[AccessD] Is it over for desktops part 2

John Colby jwcolby at gmail.com
Mon Sep 12 19:51:46 CDT 2022

Arthur Fuller
6:47 PM (2 hours ago)

Hi JWC! Have you tested this with N users at once? where N > 10, say. N >

No, in fact it was mostly a couple of users, myself and my friend Mike
Waters.  We used it to check prisoners out of the local prison to take to
AA meetings.  I had to fill out paperwork which was a PITA, dozens of
fields, mostly repetitive.  So I built a db to hold the prisoner info and a
little report to fill out, then emailed the report to the prison. It was
decidedly low tech and low impact.

It was dog slow, though I never determined where the slowness came from.
It went over the internet to a server in my home office. The server was
decidedly upscale for the day (2010-12), 12 physical cores, 90 gb ram, 20tb
raid 6 etc. all built for my client Stan for whom I did large scale SQL
Server stuff.  So it wasn't the server itself.  It came into my home office
over a cable internet, not particularly speedy but not slow for the day,
probably about 40-60 mbit / sec down.

Access itself did all the connection stuff.  However again it was pretty
simple data as well, probably a handful of tables / connections.  AFAICR it
was ADO doing the lifting, and it pretty much opened a connection, moved
the data, then closed the connection for every single transaction.  It was
all a long time ago but I remember being impressed that I could actually
hit my server from my laptop reliably.  Remember that DAO corrupts an
Access BE over the internet.

I actually used the same technology inside of IBM in 2013.  That job was
migrating incredibly complex financial queries which I did not write, nor
even understand.  Some accountant in a loan company had developed the db to
do his job, and when IBM bought Seterus (the loan company) they needed to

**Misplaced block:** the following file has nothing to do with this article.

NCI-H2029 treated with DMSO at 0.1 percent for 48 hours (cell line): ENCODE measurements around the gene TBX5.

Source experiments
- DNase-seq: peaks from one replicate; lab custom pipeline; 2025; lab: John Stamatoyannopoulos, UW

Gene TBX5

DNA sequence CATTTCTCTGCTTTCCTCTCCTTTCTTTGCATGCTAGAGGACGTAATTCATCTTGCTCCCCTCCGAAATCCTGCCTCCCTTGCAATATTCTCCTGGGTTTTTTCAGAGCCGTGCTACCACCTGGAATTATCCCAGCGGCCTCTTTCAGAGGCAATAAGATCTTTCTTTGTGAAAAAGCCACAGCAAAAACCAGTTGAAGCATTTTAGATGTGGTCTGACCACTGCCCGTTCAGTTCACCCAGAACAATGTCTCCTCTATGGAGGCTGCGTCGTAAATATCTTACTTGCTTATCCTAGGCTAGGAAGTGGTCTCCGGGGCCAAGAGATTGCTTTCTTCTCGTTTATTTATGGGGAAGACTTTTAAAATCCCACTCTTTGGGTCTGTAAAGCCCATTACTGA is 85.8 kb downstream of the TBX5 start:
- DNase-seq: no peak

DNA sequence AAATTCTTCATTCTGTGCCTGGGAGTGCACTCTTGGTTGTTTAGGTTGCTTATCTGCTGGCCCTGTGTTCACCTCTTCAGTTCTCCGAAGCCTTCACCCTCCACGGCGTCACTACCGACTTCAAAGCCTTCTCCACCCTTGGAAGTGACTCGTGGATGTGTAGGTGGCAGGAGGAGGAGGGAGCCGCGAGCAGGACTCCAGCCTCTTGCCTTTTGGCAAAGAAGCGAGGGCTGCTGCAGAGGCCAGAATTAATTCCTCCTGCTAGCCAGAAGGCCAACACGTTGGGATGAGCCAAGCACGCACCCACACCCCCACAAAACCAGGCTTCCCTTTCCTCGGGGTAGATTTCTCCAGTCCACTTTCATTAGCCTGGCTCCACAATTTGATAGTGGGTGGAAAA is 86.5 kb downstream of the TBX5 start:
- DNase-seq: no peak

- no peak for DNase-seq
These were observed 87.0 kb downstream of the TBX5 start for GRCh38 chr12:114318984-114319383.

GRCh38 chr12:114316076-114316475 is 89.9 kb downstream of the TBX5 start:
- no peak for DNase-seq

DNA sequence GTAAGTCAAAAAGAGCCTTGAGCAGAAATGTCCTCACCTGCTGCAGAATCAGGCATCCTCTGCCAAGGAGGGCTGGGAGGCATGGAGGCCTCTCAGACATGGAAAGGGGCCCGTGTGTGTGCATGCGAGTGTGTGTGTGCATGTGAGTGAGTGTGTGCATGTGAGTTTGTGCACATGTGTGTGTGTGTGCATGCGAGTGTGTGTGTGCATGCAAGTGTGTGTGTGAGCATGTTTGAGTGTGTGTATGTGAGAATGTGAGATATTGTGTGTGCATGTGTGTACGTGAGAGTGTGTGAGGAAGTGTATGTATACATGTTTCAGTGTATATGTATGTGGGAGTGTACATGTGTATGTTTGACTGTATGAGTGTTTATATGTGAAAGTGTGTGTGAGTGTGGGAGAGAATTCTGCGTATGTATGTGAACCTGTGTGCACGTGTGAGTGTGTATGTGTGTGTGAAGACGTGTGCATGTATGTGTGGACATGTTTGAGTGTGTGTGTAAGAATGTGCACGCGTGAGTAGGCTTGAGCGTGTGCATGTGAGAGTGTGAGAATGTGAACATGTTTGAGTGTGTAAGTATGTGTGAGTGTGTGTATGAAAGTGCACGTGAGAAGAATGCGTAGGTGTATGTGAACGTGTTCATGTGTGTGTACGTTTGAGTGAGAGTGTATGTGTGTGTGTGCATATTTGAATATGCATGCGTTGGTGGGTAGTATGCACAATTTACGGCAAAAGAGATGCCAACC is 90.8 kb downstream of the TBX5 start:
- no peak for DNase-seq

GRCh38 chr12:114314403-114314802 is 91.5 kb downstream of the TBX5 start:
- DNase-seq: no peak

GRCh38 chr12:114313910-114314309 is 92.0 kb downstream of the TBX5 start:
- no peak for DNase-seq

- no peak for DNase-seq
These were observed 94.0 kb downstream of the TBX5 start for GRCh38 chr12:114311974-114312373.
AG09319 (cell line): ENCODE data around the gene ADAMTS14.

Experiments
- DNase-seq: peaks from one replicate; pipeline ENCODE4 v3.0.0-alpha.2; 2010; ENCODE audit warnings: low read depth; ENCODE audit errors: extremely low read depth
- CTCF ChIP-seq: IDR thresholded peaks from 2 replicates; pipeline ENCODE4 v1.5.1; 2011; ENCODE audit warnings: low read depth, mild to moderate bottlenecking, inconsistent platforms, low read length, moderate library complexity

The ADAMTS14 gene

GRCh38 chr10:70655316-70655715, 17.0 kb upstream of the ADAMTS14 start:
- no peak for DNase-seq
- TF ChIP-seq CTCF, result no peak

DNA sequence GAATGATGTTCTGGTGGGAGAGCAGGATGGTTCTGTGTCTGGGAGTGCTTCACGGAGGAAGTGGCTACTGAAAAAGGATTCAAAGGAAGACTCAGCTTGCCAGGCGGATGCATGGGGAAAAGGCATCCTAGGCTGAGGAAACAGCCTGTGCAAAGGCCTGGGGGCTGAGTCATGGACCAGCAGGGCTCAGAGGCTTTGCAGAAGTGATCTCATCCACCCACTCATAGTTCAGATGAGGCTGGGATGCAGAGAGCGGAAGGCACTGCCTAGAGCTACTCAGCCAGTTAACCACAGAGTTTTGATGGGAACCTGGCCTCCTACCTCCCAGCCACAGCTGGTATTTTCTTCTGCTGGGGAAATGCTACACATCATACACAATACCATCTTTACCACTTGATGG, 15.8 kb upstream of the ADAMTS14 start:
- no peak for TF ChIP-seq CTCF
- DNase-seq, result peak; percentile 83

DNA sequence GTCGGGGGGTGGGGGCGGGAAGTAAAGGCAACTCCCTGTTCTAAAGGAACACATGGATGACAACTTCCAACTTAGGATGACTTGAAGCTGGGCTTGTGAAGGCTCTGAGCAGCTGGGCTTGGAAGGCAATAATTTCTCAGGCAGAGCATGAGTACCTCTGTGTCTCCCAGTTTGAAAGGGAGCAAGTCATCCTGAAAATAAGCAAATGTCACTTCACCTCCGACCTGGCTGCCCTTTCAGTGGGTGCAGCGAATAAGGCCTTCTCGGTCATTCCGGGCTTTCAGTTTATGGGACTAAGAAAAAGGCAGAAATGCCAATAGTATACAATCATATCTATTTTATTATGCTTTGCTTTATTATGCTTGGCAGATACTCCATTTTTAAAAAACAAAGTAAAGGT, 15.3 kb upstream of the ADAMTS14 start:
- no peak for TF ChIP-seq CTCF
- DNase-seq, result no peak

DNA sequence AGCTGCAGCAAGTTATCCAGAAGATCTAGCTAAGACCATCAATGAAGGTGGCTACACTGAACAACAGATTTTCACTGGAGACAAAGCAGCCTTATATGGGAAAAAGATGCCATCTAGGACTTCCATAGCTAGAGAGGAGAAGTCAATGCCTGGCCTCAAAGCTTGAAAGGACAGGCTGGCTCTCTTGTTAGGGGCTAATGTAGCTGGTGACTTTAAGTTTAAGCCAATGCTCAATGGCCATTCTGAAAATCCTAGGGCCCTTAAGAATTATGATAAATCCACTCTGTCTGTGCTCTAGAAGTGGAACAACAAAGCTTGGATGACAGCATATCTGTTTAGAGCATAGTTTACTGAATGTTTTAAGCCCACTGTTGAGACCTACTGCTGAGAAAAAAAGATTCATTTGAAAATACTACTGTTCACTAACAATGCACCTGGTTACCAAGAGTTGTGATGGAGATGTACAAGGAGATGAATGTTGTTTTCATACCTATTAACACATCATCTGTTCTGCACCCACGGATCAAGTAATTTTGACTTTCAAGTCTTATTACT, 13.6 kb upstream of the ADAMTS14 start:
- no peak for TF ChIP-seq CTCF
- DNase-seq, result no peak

get a handle on such apps scattered around the desktops in said company.  I
was hired into a team of Access developers to figure out which apps had to
remain and which needed to be retired or replaced.  So... I was handed this
app which nobody understood and which ran incredibly slowly because, while
it pulled the data out of SQL Server over a wan, it had up to 12 layers
deep queries.  The data was pulled into Access and the joins done there.

I rewrote the queries to run in tsql and just return the finished dataset.
It went from an hour to run a report to 30 seconds or so.  Again however,
the tech was links to SQL Server which used ADO.

All of which doesn't truly address your question, which I believe really
wants to know about locks and simultaneous updates and edits.  Whenever you
do such you pretty much have to handle that yourself.  Access will notify
you that a record that you pulled in and are looking at or updating has
been updated by another user.  You as the designer have to decide a
strategy for what to do with that notification.  Typically notify the user
and ask them, or throw away changes and force a redo.  Or place a lock and
not allow updates while you have a record open.  Notice there is no 'one
size fits all' solution.

One of the reasons I liked bound forms is that Access/dao handled all that
pretty darned well.  Those brave souls who used unbound have to handle all
that themselves, although it isn't clear that most of us have the expertise
to do that particularly well.  Microsoft OTOH could (and did) spend lots of
money to hire that expertise for the design of DAO and bound forms.

In the end, I didn't handle that at all for my prisoner db as it was never
truly multi-user in the normal sense.  The IBM / Seterus db was read only
data and so also didn't need handling.
John W. Colby
Colby Consulting

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